A Visit to Slush Pile Hell

An opinion piece by Eric Felten published on the weekend in the Wall Street Journal has served as a reminder of the crucial role publishers play as a filter. Entitled ‘Cherish the Book Publishers - You’ll Miss Them When They’re Gone’, Felten reminds us of the miseries of the slush pile, the pile of unsolicited manuscripts received by publishers of books and magazines - at least, those who accept them. Many do not, simply because reading and assessing every unsolicited manuscript is an uneconomic proposition.

“No doubt,” writes Felten, “there are geniuses languishing in obscurity. Who knows how many great books are just waiting to be discovered? But are we really more likely to find them once the publishing pros have been handed their hats and shown the door? I rather doubt it”.

In an article on the same topic published on Salon.com a year or so ago, Laura Miller also praised the filtering service publishers provide. “Aspiring authors have never had more or better options for self-publishing the manuscripts currently gathering dust in their desk drawers or sleeping in seldom-visited corners of their hard drives,” she writes. “What happens once the self-publishing revolution really gets going, when all of those previously rejected manuscripts hit the marketplace, en masse, in print and e-book form, swelling the ranks of 99-cent Kindle and iBook offerings by the millions? Is the public prepared to meet the slush pile?”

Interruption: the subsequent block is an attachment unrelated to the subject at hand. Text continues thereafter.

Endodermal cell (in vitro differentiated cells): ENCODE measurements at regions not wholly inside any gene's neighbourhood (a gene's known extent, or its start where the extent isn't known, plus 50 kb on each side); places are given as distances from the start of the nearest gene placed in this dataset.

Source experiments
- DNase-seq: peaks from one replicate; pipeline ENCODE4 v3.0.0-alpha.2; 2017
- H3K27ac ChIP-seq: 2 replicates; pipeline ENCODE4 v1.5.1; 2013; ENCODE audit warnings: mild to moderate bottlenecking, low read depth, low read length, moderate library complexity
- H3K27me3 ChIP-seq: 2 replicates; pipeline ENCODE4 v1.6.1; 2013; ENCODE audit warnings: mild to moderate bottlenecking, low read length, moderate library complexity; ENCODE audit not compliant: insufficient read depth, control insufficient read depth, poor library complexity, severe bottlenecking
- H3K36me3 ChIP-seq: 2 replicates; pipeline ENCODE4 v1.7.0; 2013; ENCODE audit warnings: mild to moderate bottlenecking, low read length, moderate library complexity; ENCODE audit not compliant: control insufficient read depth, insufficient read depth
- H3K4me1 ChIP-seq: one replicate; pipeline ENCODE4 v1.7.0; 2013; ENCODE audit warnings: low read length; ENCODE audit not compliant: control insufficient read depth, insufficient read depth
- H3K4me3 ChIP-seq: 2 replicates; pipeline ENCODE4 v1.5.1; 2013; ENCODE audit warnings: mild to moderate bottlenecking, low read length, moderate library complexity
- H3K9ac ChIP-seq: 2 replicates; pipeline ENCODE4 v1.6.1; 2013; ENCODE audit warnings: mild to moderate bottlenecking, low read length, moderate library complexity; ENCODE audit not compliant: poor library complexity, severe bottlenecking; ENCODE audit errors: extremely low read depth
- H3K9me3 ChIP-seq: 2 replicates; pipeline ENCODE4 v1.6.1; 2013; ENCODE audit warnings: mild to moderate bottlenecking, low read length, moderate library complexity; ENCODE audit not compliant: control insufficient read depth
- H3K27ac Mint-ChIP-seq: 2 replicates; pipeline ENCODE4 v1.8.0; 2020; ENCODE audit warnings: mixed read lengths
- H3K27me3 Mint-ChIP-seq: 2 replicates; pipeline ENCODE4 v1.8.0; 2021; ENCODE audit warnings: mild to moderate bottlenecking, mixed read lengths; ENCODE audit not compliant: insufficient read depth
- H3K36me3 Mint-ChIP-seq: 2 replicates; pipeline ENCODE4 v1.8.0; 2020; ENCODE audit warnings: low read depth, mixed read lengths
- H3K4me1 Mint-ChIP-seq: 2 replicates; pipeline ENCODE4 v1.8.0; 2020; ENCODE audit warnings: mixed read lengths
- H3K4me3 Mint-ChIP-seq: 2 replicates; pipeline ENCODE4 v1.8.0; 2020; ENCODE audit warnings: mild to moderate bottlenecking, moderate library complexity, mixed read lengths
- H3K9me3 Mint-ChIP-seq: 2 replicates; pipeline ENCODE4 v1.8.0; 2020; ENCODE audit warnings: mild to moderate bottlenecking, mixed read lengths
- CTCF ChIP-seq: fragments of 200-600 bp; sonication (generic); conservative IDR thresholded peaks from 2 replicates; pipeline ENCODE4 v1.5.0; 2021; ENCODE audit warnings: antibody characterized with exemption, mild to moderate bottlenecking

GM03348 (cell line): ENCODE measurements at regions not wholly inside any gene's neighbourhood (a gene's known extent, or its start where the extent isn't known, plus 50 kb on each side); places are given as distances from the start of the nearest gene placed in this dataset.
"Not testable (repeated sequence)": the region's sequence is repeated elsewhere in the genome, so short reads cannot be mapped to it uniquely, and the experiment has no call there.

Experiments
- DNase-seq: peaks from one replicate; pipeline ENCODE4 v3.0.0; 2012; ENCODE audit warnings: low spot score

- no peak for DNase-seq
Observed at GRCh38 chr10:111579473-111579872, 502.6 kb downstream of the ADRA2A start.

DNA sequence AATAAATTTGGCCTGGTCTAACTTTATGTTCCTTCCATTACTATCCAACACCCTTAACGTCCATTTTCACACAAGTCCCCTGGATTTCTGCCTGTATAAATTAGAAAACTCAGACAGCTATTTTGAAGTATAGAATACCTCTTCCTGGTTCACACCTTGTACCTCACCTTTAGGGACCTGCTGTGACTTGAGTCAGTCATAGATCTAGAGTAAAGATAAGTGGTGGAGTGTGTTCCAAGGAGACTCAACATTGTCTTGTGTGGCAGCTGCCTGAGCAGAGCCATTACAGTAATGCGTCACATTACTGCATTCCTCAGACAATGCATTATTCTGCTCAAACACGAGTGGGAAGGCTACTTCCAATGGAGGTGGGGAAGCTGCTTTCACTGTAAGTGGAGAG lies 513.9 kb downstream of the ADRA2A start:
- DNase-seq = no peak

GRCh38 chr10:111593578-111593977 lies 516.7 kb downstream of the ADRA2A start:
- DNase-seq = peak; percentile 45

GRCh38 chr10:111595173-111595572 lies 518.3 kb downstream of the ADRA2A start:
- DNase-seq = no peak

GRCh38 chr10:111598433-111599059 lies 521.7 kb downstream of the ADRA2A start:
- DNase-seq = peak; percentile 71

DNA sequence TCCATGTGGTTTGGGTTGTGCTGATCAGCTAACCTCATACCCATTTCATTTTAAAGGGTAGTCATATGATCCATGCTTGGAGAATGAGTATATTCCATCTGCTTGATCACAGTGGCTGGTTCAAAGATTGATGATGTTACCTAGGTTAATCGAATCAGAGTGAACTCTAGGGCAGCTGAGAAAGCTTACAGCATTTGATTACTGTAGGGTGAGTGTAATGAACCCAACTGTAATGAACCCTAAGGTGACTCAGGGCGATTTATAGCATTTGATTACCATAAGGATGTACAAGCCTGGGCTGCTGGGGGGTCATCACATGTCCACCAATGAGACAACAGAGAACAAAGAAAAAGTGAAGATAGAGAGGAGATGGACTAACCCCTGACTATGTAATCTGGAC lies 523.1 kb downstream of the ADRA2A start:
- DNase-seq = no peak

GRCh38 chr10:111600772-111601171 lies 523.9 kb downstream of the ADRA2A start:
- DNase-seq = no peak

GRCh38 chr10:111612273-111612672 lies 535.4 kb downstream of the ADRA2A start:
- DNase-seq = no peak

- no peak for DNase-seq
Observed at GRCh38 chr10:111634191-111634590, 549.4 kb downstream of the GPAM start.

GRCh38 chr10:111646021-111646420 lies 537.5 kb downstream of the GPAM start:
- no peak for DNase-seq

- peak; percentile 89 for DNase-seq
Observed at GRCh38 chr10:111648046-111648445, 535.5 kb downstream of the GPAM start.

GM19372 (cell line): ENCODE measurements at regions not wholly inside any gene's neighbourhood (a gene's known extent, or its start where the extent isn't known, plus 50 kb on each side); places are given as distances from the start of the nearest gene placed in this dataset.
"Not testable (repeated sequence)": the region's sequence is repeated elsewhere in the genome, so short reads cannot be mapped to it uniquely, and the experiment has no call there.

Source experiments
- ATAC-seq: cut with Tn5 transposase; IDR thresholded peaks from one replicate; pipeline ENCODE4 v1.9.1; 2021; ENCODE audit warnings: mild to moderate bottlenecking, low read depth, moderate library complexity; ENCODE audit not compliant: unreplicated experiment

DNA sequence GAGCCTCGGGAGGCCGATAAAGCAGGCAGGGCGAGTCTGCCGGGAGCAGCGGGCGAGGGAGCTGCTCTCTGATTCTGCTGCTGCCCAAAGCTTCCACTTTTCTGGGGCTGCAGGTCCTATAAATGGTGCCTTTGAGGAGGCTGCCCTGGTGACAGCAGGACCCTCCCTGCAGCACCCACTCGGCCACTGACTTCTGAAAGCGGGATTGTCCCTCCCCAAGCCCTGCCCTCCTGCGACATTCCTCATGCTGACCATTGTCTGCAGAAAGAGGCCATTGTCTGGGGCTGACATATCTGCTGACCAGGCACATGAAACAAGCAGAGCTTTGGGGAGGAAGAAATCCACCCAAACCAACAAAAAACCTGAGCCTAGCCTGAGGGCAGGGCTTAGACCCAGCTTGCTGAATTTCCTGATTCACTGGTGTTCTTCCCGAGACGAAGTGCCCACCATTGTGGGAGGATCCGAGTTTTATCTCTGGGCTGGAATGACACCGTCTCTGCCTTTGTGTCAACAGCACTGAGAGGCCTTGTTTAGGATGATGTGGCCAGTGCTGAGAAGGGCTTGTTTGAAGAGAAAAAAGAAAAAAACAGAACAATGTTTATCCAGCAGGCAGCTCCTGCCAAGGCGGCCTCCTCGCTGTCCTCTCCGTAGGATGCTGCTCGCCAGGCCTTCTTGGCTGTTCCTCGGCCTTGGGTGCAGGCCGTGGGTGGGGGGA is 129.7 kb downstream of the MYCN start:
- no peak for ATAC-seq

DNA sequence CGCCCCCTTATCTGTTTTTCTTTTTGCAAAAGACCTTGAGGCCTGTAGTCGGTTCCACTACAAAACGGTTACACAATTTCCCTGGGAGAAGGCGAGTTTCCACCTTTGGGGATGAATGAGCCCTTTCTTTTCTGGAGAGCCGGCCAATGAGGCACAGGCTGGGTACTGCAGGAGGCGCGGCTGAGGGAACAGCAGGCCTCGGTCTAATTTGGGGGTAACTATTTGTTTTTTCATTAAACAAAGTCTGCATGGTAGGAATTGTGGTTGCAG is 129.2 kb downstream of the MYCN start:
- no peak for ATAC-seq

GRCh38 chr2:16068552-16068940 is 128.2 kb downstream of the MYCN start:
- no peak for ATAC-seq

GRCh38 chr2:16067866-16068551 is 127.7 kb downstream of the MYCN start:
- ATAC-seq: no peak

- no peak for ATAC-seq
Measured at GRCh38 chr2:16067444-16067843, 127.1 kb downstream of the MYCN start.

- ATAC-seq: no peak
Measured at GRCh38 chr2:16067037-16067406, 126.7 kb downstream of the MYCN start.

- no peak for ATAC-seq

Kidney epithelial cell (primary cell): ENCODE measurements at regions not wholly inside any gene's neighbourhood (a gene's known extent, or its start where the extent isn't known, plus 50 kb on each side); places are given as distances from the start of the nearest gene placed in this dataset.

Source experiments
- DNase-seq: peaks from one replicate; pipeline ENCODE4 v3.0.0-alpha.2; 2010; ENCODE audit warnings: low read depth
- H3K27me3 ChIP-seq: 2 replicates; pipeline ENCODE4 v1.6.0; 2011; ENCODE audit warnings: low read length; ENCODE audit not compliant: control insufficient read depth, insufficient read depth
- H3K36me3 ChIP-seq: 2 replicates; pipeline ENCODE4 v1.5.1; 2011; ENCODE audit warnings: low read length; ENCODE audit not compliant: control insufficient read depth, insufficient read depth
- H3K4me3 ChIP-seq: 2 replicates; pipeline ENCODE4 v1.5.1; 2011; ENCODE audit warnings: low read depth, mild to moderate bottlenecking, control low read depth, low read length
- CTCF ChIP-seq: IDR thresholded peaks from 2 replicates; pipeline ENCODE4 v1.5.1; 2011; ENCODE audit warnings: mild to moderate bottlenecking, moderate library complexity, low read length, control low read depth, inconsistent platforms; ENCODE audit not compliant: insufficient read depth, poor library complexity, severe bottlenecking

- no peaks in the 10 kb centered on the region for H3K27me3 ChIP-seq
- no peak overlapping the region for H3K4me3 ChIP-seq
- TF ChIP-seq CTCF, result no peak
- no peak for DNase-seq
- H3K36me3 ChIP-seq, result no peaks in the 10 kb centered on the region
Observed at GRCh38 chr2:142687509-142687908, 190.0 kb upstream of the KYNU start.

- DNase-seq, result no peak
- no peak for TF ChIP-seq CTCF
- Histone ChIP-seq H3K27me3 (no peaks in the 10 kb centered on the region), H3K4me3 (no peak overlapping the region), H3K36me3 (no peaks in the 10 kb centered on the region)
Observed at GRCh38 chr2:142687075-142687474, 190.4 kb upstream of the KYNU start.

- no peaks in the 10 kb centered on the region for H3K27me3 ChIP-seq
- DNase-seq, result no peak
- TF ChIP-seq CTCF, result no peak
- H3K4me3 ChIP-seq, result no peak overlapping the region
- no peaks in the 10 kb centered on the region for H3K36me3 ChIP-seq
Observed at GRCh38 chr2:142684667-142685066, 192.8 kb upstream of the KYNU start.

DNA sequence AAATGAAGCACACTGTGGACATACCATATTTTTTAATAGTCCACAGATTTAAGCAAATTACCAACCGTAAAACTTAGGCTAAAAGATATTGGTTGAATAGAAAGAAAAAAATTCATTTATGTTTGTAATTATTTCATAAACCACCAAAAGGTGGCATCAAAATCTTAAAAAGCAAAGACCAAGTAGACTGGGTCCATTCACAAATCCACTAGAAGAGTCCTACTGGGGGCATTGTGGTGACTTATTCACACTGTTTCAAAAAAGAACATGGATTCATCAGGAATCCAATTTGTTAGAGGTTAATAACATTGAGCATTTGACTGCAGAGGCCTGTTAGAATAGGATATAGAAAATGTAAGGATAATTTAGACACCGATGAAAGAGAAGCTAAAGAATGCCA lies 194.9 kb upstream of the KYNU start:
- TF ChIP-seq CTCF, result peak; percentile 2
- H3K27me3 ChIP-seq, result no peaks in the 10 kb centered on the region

And Jean Hannah Edelstein doesn’t remember her days as a manuscript assessor with great fondness: “It was my first job out of university: I was bright-eyed and idealistic and imagined that I might become some kind of beneficent tweedy sprite, conveying the writing of unknown literary artistes to the masses. By the time I left my job in publishing a few weeks ago, my idealism was in tatters, destroyed by the piles of typescripts I received from people who told me that their fondest desire was to write full time while sitting in a villa overlooking the Mediteranian, despite the fact that they didn’t know how to spell it.”

Laughing at the so-called failures of others is as sobering as it is amusing, but for punishment gluttons, here are more peaks into slushpile hell.

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